When you hover the mouse cursor over the battery icon in the system tray, it shows you the current charge state of the battery. If your laptop is plugged in, a small tool tip will tell you how charged it is as a percentage. If your battery is fully charged, the tool tip will say just that. In the event that you’re not connected to a power source, the tool tip will tell you how much charge is left. It will tell you how many hours the battery will last, and what percentage of it is left. This is what happens when you have a healthy battery. If you start seeing the ‘Plugged in, not charging’ tool tip though, it’s a cause for concern.
The ‘Plugged in, not charging’ message is straight forward; your battery isn’t charging. It’s not the message that’s difficult to figure out. It’s the cause behind that’s the problem. In most cases this is a hardware problem though it can be driver related as well.
A Software Issue
You might have heard that batteries go through charge cycles. A single charge cycle is the battery fully charging and then discharging. The more charge cycles a battery goes through, the lower its life becomes. This is inevitable. Much like you can’t stop a person from aging, your battery will eventually age and die.
To slow down the process though, some drivers limit charging beyond a certain point. If you see the Plugged in, not charging message after your battery reaches 95% charge, then it might be a driver limitation. Check if the battery still charges if it’s at 50% charge. If it does, your battery is in good health.
This is a somewhat obscure cause but an outdated BIOS might be what is causing the problem. Check if a new version of your BIOS is available and update it.
Microsoft ACPI-Compliant Control Method Battery
This is a driver that Windows installs on your laptop to manage your battery and power input. It works well for the most part but it can also cause problems. Try uninstalling this driver and check to see if your battery starts to charge. If not, you likely have a hardware problem on hand. Download the driver again and proceed to the next section.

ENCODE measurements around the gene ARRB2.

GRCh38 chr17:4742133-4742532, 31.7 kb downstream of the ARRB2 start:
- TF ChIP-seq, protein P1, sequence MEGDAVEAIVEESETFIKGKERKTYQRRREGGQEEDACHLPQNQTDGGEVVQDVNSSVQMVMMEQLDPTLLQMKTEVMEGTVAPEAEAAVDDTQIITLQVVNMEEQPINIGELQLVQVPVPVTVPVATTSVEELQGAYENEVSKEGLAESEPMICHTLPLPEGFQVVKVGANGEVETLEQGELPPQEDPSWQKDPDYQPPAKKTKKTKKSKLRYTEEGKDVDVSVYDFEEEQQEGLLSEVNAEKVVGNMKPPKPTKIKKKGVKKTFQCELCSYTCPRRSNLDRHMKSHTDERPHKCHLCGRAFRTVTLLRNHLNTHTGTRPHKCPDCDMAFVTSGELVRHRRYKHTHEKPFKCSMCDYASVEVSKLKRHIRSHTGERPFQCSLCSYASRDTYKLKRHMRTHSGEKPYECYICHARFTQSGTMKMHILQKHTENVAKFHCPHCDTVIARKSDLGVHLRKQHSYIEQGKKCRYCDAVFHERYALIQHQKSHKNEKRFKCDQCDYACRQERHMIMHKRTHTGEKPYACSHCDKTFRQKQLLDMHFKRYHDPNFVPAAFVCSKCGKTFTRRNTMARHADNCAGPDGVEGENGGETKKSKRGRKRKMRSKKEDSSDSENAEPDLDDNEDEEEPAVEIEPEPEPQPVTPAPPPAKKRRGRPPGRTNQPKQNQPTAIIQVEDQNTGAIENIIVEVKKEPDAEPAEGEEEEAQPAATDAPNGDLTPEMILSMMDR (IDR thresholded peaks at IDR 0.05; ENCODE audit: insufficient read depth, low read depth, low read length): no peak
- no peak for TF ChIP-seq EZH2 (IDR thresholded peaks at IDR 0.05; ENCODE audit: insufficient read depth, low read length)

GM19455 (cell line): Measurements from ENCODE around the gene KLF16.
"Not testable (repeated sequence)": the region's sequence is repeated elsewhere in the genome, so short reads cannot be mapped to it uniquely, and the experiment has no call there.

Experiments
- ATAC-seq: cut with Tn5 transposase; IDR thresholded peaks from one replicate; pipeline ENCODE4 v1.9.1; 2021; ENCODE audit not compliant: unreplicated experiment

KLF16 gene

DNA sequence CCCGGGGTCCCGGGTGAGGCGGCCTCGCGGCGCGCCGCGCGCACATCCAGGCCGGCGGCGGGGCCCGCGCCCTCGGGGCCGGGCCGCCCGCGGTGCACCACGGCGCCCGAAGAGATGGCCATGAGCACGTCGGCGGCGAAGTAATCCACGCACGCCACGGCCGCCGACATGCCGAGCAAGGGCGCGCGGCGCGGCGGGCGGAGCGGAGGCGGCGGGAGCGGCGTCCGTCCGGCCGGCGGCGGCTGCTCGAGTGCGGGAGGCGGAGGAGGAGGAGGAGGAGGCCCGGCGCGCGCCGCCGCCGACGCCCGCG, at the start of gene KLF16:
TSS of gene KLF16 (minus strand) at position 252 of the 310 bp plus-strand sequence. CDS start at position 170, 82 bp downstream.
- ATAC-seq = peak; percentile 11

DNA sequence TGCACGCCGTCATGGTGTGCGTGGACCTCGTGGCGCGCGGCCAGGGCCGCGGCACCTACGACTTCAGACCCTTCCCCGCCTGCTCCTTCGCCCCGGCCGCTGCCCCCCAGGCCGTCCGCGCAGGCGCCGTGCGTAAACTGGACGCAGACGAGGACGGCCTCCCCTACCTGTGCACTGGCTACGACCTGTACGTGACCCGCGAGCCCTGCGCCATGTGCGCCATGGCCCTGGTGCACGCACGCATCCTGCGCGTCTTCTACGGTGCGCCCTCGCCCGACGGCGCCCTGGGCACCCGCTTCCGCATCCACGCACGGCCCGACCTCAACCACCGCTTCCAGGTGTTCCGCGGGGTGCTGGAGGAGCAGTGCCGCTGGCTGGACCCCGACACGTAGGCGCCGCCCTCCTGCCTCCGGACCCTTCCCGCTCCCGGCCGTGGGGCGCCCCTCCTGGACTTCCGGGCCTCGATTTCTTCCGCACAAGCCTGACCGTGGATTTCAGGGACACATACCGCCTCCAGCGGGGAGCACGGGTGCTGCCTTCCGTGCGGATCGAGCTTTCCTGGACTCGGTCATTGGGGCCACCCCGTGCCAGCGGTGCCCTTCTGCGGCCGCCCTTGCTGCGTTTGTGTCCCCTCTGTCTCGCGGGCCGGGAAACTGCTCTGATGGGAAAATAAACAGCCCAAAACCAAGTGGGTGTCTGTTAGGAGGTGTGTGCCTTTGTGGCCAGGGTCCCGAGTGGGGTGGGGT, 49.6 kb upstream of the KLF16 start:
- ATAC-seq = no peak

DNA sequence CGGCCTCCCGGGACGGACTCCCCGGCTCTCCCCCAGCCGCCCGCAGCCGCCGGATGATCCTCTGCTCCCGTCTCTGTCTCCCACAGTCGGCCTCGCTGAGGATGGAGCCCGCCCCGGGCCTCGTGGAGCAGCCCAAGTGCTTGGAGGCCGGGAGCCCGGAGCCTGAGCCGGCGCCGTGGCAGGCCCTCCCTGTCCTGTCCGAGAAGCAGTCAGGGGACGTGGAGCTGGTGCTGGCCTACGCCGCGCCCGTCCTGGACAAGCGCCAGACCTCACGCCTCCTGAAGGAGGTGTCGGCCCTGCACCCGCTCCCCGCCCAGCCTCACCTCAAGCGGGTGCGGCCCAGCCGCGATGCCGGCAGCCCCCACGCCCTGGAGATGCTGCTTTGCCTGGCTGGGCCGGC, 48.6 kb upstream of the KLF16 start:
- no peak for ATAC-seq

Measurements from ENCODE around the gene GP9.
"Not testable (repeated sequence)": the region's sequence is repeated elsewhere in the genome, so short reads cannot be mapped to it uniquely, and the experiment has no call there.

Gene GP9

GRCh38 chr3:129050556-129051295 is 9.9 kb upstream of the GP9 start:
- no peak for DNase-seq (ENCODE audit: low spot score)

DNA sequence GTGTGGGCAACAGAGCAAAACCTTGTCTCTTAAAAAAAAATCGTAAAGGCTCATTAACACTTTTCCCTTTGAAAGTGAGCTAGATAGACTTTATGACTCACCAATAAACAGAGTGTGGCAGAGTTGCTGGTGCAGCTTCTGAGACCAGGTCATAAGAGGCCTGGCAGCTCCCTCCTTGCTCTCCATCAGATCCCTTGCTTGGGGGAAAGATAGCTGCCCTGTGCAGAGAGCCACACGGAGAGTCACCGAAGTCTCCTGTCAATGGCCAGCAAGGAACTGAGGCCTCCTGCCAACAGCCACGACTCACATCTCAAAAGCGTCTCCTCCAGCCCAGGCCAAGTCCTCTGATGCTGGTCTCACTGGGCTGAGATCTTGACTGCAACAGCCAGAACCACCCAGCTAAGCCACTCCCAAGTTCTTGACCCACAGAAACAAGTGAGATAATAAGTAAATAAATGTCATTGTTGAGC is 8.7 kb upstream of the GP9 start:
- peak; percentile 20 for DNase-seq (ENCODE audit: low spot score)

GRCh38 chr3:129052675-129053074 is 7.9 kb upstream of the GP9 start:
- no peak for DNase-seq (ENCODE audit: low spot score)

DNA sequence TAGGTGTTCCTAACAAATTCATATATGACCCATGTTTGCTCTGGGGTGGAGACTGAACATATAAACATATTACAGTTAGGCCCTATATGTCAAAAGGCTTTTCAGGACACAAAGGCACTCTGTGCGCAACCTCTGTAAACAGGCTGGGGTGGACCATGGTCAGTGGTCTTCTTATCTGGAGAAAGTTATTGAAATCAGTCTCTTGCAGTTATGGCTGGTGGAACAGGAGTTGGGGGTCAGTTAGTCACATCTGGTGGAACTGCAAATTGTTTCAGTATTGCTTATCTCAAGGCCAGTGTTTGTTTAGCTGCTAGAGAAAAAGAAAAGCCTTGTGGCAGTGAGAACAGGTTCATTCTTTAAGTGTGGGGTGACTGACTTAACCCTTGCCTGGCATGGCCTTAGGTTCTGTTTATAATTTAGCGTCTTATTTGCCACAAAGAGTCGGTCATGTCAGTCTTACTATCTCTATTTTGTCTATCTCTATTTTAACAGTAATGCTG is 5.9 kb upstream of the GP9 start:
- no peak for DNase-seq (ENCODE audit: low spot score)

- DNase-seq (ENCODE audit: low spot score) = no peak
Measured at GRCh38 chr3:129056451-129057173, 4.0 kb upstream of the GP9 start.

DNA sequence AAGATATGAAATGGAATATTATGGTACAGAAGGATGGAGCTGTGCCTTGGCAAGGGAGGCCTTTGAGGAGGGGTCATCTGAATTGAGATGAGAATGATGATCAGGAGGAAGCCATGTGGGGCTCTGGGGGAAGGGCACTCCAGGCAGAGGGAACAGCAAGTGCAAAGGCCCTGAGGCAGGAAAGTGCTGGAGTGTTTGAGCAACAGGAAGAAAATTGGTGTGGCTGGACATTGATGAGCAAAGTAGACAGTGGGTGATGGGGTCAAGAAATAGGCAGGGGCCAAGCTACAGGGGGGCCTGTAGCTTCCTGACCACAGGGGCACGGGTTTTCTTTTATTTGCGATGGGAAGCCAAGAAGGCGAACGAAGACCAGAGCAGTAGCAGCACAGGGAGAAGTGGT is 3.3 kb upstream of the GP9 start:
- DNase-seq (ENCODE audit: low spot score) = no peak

A Hardware Issue
Faulty Power Supply
A faulty power supply, or an incompatible power supply will prevent your battery from charging. Check the following;
- The power supply is properly plugged in. The power socket or extension cable you’re using is not faulty. Try to change the socket you’re laptop is plugged into. Make sure you’re using a direct current and not a battery supplied one i.e., a UPS to power your laptop.
- The power supply should be the original one that came with your laptop. Some manufacturers prevent third-party power supplies from working with their hardware. Also, all power supplies are not created equal because all laptops don’t have the same power requirements. If you use the power supply of an HP laptop that’s low end with a high end HP laptop, you are likely going to encounter problems.
- Unplug everything, plug it in again, and see if the problem goes away.
- Try a different power supply. Make sure the power supply you’re using is compatible in terms of manufacturer and output and see if it will charge your battery.
Dead Or Dying Battery
Batteries die and that is the sad and final conclusion you have to come to if the plugged in, not charging message doesn’t go away. This shouldn’t be the case if you have a new laptop but if your laptop is over 5 years old then consider replacing the battery.
Laptop batteries last for shorter amounts of time as they age. The final stage is when they stop charging. If all else fails, it’s time to replace the battery. You might want to take your laptop in for a quick check and see if there’s a problem with the hardware but again, a 5 year old battery is at the end of its life.
Batteries aren’t expensive though. Your only problem is to find the correct one for your laptop.
It Charges Sometimes
The Plugged in, not charging message goes away one its own at times. This might be indicative of a battery that’s nearing the end of its life or a faulty power supply. If you’re intermittently seeing the plugged in, not charging message then it’s time to check your battery health. Try to change the power supply unit. Proactively tackle this problem because the battery might die suddenly and you could lose data if you aren’t connected to a power source.